GBAS and SBAS are both GNSS safety critical systems for civil aviation which share similar principles. The main difference comes from the fact that GBAS provides local corrections to the satellite pseudoranges using just ground infrastructure in the vicinity of the served airport, whilst SBAS broadcasts corrections to the different components of the pseudorange error valid for an area as big as a continent; the price to pay is that the SBAS infrastructure needs tens of sensor distributed in the augmented area and two or more GEO satellites to broadcast the information.

Differential GNSS

Differential GNSS is an enhancement to primary GNSS constellation(s) information by the use of a network of ground-based reference stations which enable the broadcasting of differential information to the user – also named rover – to improve the accuracy of his position – the integrity is not assured. There are several differential GNSS techniques, such as the classical DGNSS (or DGPS), the Real Time Kinematics (RTK) and the Wide Area RTK (WARTK).

Classical DGNSS

The DGNSS technique consists of the determination of the GNSS position for an accurately-surveyed position known as reference station. Given that the position of the reference station is accurately known, the deviation of the measured position to the actual position and more importantly the corrections to the measured pseudoranges to each of the individual satellites can be calculated. These corrections can thereby be used for the correction of the measured positions of other GNSS user receivers.

DGNSS accuracy is in the order of 1 m (1 sigma) for users in the range of few tens of km from the reference station, growing at the rate of 1 m per 150 km of separation[2].

Real Time Kinematic (RTK)

RTK is a technique widely used for precise GNSS positioning based on the use of code and carrier phase measurements from the primary GNSS constellation(s). The use of carrier phase measurements allows reaching cm-level accuracies at the expense of having to solve the ambiguity of such carrier phases, which is a sophisticated process with a certain convergence time[3].

The main inconvenience of the RTK technique is that it requires a reference station relatively close to the user so that the differential ionospheric delay is negligible. A way to partially overcome such inconvenience appears with the network RTK (NRTK or virtual RTK) which uses a set of reference stations to mitigate atmospheric dependent effects, such as the ionospheric delay, over distance. In any case, RTK/NRTK approaches works well with baselines no longer than about 15 km[4].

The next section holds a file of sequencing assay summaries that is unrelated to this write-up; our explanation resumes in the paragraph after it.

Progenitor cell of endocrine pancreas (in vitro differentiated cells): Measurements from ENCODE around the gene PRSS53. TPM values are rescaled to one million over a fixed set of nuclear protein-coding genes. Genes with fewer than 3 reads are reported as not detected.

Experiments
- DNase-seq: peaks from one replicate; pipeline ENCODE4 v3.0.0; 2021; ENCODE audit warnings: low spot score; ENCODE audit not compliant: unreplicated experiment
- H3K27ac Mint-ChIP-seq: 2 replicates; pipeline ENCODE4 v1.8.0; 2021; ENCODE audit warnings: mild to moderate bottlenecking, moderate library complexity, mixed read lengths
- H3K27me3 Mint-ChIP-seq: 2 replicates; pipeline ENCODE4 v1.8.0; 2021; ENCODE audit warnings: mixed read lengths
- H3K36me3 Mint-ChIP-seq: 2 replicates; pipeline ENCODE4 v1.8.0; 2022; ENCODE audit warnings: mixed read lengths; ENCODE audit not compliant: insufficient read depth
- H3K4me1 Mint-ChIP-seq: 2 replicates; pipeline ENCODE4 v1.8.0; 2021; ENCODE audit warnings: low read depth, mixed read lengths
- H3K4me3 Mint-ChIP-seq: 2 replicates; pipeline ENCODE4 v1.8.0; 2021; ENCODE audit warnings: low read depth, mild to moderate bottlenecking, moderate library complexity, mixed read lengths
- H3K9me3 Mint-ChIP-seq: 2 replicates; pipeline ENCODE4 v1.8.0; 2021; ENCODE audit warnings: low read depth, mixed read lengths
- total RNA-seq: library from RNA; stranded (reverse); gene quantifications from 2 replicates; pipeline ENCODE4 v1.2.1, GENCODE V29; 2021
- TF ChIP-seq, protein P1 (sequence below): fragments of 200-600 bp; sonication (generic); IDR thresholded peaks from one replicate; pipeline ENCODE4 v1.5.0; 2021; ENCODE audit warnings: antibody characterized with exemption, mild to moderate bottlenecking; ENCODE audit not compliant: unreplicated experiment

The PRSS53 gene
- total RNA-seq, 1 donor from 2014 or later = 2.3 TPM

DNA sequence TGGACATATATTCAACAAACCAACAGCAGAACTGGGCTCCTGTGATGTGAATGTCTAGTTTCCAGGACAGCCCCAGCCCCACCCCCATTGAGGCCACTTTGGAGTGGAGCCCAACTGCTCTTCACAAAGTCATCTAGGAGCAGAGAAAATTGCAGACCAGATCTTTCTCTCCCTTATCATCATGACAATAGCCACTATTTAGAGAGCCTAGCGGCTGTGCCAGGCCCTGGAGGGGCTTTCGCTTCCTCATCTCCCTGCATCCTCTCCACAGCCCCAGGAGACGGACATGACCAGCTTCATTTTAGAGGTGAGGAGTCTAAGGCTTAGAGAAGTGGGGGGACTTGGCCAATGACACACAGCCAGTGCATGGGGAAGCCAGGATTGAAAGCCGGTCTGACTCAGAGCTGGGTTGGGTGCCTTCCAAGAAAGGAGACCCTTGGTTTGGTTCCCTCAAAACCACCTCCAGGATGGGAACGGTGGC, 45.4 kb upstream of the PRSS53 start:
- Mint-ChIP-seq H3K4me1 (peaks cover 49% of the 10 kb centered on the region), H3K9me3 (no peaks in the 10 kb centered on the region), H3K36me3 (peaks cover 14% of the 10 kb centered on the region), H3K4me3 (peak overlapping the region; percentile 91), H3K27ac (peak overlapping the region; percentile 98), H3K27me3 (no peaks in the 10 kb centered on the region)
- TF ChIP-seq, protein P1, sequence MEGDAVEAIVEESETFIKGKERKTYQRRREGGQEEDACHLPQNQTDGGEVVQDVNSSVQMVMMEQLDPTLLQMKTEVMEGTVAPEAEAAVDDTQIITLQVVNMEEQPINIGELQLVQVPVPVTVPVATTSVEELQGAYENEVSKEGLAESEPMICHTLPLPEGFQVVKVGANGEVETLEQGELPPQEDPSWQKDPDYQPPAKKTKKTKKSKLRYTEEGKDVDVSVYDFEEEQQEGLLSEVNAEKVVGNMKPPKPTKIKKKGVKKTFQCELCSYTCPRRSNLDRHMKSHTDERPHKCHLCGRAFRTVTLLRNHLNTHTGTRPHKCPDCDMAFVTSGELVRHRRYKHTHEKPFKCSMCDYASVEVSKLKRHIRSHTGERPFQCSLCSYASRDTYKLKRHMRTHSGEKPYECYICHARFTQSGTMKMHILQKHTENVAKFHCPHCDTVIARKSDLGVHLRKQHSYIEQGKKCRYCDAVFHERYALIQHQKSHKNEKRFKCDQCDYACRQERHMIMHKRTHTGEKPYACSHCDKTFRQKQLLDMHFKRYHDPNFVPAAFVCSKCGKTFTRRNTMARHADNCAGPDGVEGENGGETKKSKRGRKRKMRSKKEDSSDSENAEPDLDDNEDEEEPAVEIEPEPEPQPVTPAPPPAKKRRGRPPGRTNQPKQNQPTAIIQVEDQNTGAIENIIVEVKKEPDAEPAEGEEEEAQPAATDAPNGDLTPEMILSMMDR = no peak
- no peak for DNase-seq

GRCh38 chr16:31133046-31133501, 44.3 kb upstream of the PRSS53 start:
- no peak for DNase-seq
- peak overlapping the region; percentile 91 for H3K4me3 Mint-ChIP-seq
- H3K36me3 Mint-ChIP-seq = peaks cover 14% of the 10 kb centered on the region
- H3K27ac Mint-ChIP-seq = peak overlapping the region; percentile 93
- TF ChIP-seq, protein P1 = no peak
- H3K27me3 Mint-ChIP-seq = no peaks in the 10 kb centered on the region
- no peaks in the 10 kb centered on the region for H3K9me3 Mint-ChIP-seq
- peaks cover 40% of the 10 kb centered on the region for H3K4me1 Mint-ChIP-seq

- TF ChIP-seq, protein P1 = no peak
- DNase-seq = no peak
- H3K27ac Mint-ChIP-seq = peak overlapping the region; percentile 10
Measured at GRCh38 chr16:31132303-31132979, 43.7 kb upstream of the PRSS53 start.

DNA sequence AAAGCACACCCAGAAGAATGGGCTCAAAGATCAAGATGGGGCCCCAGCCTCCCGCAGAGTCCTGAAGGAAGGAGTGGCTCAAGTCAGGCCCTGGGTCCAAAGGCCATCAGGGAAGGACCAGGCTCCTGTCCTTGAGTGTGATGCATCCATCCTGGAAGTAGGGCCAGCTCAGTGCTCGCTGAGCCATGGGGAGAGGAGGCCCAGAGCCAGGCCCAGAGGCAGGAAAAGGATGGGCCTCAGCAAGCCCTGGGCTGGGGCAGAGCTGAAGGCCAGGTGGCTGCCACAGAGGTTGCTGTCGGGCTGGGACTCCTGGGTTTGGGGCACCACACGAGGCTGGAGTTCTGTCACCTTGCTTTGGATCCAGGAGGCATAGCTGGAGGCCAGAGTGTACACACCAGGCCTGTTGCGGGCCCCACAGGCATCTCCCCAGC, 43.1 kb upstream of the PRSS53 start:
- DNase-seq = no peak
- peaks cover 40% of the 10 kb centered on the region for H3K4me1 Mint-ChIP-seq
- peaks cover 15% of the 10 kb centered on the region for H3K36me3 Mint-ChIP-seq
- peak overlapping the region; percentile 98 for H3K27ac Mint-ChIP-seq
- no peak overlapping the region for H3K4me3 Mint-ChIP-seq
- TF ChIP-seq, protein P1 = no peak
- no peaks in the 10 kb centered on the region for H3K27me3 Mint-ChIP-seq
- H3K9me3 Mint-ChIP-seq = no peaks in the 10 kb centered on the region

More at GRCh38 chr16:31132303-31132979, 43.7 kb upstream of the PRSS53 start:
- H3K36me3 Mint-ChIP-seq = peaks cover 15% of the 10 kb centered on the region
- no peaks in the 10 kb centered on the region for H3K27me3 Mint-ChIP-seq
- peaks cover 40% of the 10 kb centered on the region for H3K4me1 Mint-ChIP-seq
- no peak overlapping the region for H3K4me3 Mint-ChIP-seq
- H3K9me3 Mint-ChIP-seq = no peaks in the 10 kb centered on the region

Wide Area RTK (WARTK)

The Wide Area RTK (WARTK) technique was introduced in the late 1990s to overcome the RTK need of a very dense reference stations network. The WARTK concept provides accurate ionospheric corrections that are used as additional information and allows increasing the RTK service area. In this way, it just needs reference stations separated by about 500–900 kilometres[5]. WARTK is a relatively new concept with still no operational system in place.

Precise Point Positioning

Precise Point Positioning (PPP) is another method for precise position determination. PPP requires the availability of precise reference GNSS orbits and clocks in real-time. Combining the precise satellite positions and clocks with a dual-frequency GNSS receiver (to remove the first order effect of the ionosphere), PPP is able to provide position solutions at centimetre to decimetre level[6].

PPP differs from double-difference RTK positioning in the sense that it does not require access to observations from one or more close reference stations accurately-surveyed. PPP just requires data from reference stations from a relatively sparse station network (thousands of km apart would suffice). This makes PPP a very attractive alternative to RTK for those areas where RTK coverage is not available. On the contrary, the PPP technique is still not so much consolidated as RTK and requires a longer convergence time to achieve maximum performances (in the order of tenths of minutes).

Notes


References

  1. ^ a b Wikipedia:GNSS augmentation
  2. ^ a b c E.D. Kaplan, C.J. Hegarty, Understanding GPS Principles and Applications”, 2nd Ed., Artch House, ISBN 1-58053-894-0, 2006.
  3. ^ Wikipedia:Real Time Kinematic
  4. ^ P. Alves, Real-Time Kinematic with Multiple Reference Stations, InsideGNSS, July/August 2008
  5. ^ Wide-Area RTK, InsideGNSS, March/April 2010
  6. ^ M.D. Laínez Samper et al, Multisystem real time precise-point-positioning, Coordinates, Volume VII, Issue 2, February 2011